As of 17 June, the Diamondbacks had a 65% chance of reaching the playoffs per 538.com. Opportunity knocks! An acquisition could improve their odds, and improve the odds of advancing beyond the first round.
At the trade deadline, what would be the best position to acquire?
To get the most improvement from an acquisition, an idea is to improve the weakest position. Wins Above Average (WAA) is ranked for all positions at Baseball Reference.
- WAA at Second base (think Ketel Marte) ranked second best in the Majors. No improvement needed at second base.
- The Diamondbacks have some young and talented outfielders – the outfield in general ranked sixth best WAA in the Majors. No improvement needed in the outfield.
- Every position’s WAA ranked eighth best or better except pitching.
- Relief pitching ranked 13th best and starting pitching ranked 21st best. An acquisition in those areas offers the most potential improvement.
Let’s look at starting pitching.
Four statistics that compare the Diamondbacks’ starting pitching to the other teams (wOBA from Baseball Savant and the other stats from FanGraphs):
- 4.5 xFIP ranked 23rd best.
- 4.4 FIP ranked 16th best.
- 4.67 ERA ranked 21st best.
- .333 wOBA ranked 23rd best.
There is room for improvement. Acquiring a starting pitcher could improve their wins in two ways:
An acquired starting pitcher allows very few runs. Ideally, he pitches 6 innings and allows zero runs, per Mike Hazen’s comment:
“We’ve been playing very dramatic baseball lately. We either win it or lose it in the ninth inning, and that’s not a great way for a baseball team to go through life. We’d like it to be 6-0 in the seventh inning and then just ease on through the last six or nine outs of the game.” — Mike Hazen, June 2023
This season in the Majors, the average ERA is 4.28. When acquisition candidates are evaluated, one criteria should be that their ERA is lower than 4.28. One caveat is that if their FIP and xFIP are much better than their ERA, then that the candidate deserves special consideration.
An acquired starting pitcher stays deep into each game, thereby reducing the bullpen’s workload to keep them fresh and at their best.
The Diamondbacks’ starting pitchers faced 42.9% as many batters in the sixth inning as they faced in the first inning (a rough approximation of how many times starting pitchers made it through the sixth inning). The Diamondbacks rank the 19th most in the Majors.
The following table shows that rough approximation for the individual Diamondbacks. It shows that the top five are 25.8% or higher.
My view is that when acquisition candidates are evaluated, one criteria should be that they complete the sixth inning in at least 50% of their starts. That would rank them high in the above table.
Two series show benefits of acquiring a starting pitcher.
In June, the Diamondbacks played the Braves and the Phillies. These are two great teams who were playing excellent baseball. In the playoffs, this level of competition is what the Diamondbacks can expect.
In those two series, the Diamondbacks lost five games. In those lost games Zac Gallen and Merrill Kelly pitched only once each. Because Gallen and Kelly were mostly absent, these series are an opportunity to see the potential impact of an acquisition. Let’s look at the reasons for the losses to see the potential impact of adding a starting pitcher.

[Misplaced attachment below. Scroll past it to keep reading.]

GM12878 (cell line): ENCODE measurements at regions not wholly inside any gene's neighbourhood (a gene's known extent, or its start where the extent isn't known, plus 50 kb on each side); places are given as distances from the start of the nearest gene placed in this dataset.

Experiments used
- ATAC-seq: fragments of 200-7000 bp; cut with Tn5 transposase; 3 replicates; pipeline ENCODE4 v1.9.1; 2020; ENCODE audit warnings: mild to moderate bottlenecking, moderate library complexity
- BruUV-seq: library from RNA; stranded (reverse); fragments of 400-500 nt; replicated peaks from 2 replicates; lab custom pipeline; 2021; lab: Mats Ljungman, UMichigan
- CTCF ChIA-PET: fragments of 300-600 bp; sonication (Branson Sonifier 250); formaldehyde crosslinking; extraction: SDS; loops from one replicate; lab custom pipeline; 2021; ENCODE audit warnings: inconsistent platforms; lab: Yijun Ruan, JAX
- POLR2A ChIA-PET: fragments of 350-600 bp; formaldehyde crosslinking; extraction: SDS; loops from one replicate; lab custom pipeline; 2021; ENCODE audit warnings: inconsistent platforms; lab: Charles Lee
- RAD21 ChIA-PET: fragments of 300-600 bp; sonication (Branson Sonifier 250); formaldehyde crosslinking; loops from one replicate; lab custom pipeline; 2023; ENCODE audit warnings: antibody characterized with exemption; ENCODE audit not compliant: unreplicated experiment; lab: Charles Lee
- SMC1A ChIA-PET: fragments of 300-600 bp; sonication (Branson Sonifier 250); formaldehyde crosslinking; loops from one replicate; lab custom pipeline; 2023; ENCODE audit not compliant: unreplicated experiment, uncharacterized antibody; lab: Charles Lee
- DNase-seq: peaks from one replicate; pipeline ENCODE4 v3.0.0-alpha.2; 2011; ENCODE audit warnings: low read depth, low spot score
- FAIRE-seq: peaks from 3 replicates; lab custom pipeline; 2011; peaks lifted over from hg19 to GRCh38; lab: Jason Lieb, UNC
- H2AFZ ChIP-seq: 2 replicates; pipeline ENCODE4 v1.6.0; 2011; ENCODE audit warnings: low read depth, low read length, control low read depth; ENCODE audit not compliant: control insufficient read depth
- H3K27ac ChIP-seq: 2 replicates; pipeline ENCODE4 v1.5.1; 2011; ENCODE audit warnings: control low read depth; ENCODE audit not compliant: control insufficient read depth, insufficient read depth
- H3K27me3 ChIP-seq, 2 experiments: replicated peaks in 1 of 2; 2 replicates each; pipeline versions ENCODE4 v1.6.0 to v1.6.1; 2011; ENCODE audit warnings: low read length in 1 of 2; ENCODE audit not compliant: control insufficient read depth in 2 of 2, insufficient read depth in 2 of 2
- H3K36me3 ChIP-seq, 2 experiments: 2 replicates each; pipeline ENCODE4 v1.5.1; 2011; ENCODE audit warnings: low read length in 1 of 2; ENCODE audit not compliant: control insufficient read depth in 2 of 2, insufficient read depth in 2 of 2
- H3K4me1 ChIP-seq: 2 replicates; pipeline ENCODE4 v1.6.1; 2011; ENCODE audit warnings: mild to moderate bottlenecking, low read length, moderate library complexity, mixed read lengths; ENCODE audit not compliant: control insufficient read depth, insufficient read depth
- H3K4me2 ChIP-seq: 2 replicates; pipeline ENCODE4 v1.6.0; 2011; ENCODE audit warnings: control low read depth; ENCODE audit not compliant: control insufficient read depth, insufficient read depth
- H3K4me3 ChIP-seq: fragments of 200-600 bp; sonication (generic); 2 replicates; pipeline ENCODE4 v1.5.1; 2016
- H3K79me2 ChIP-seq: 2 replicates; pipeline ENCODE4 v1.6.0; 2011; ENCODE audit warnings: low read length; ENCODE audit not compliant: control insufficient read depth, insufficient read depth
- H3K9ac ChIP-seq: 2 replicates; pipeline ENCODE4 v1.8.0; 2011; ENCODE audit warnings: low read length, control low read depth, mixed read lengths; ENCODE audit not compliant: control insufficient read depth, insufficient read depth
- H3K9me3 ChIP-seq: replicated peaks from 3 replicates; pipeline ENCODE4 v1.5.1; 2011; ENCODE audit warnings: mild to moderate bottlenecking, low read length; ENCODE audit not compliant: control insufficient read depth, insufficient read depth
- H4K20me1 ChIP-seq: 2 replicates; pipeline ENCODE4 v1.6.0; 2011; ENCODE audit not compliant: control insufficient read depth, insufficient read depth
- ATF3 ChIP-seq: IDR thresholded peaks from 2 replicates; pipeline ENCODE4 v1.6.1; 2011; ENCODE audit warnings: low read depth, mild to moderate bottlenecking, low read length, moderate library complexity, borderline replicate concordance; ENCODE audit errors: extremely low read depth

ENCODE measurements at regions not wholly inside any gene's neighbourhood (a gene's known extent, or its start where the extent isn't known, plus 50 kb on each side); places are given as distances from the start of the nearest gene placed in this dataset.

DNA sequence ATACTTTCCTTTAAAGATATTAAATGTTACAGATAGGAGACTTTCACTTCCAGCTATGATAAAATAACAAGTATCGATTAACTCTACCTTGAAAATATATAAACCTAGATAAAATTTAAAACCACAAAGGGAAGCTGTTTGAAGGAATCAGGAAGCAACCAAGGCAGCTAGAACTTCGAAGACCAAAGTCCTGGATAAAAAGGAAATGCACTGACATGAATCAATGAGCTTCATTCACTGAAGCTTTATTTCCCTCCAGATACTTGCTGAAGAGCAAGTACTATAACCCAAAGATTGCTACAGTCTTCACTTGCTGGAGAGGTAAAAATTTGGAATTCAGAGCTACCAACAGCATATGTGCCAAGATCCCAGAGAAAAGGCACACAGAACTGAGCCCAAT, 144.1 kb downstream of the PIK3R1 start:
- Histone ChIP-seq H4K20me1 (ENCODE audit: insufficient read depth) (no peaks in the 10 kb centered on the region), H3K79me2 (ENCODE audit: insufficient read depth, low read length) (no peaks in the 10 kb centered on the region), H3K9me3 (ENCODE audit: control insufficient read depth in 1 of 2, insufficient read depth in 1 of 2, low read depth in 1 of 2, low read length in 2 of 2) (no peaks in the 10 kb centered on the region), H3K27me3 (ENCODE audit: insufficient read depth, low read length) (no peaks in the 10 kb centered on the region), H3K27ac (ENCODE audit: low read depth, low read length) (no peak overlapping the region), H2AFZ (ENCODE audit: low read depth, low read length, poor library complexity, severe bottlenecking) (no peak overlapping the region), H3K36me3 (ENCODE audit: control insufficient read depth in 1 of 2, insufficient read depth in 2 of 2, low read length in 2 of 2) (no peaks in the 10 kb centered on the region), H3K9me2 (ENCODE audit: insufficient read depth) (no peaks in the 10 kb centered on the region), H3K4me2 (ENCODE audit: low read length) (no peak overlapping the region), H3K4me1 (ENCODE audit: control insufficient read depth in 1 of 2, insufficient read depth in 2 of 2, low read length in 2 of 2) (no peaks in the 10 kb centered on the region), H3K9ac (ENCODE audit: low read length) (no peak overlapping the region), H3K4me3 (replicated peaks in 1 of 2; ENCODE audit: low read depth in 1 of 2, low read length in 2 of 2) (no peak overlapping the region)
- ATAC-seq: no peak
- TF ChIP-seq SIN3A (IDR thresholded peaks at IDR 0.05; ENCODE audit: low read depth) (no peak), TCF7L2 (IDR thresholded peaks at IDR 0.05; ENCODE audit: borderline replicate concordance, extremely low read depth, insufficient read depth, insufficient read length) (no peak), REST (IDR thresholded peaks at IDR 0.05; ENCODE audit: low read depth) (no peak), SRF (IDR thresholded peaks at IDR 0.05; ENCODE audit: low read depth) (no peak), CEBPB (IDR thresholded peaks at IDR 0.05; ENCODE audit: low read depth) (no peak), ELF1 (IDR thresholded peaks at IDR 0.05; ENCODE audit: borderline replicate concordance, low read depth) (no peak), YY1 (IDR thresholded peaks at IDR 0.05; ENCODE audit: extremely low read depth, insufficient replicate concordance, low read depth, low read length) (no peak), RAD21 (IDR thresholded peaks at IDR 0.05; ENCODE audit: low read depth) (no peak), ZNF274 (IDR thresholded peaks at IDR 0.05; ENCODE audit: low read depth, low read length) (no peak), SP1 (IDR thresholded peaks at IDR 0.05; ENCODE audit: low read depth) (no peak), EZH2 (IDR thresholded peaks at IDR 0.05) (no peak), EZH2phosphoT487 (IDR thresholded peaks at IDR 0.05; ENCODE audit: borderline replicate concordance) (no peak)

Did bullpen workload matter? Looking at the number of bullpen pitches on game day plus the previous two days (hat tip to samath for his official AZ Snake Pit table with bullpen pitches) shows that the bullpen was rested for the Braves series (3-day pitches ranged 104 to 151) and it was frazzled for the Phillies series (3-day pitches ranged 200 to 246). The bullpen results were 2.33 runs per game when rested in Braves series and 3.25 runs per game when frazzled in Phillies series. My conclusion is that if a starter acquisition rests the bullpen, it could be worth nearly one run per game! That’s huge! Even half a run per game would be awesome!
Does the starter’s runs allowed matter?
Braves Series. The Diamondbacks were outscored while the Diamondbacks bullpen pitched (1 run vs 7 runs). The only Diamondback win was when the Merrill Kelly held the Braves to 2 runs in 7 innings, and the bullpen held the Braves scoreless. So despite the rested bullpen, when Diamondbacks were outscored late in the games it mattered. A starting pitcher acquisition can’t change that situation.
Phillies Series. In three games the Diamondbacks’ starters left the game with the Phillies ahead. In one game, the starter left with the game tied. Although the Diamondbacks scored 10 runs while the Diamondbacks bullpen pitched, it was only enough to win one game by one run. My conclusion is that it would be better if the starting pitchers left the game with the lead. A starting pitcher acquisition who allows less runs could help win games.
How good would the acquired starting pitcher’s FIP and expected FIP need to be?
FIP and xFIP are good stats to consider because they are independent of fielding.
For this season, the following table shows these stats for some of the Diamondbacks starters.
After the core (Gallen/Kelly/Davies), the next starter has a 4.72 FIP and a 5.15 xFIP (Ryne Nelson). My view is that when acquisition candidates are evaluated, one criteria should be that their FIP and xFIP are significantly better than Ryne Nelson’s. My strong preference would be FIP and xFIP better than 4.28 (the average ERA in the Majors).
The best Diamondbacks’ acquisition would be a starting pitcher because that is their weakest position compared to other teams. The acquired starting pitcher will add wins in two ways - allow less runs and keep the bullpen fresh and at their best. An ideal acquisition completes the sixth inning in at least half his starts, with an ERA/FIP/xFIP of better than 4.28.